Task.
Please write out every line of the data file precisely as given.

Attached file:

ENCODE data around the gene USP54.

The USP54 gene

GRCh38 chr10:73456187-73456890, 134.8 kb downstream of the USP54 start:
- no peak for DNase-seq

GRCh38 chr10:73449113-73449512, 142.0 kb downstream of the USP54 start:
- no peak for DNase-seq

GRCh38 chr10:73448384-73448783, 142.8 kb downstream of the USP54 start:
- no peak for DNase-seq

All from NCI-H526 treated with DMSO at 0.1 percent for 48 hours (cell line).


ENCODE data around the gene USP54.

The USP54 gene

GRCh38 chr10:73456187-73456890, 134.8 kb downstream of the USP54 start:
- no peak for DNase-seq

GRCh38 chr10:73449113-73449512, 142.0 kb downstream of the USP54 start:
- no peak for DNase-seq

GRCh38 chr10:73448384-73448783, 142.8 kb downstream of the USP54 start:
- no peak for DNase-seq

All from NCI-H526 treated with DMSO at 0.1 percent for 48 hours (cell line).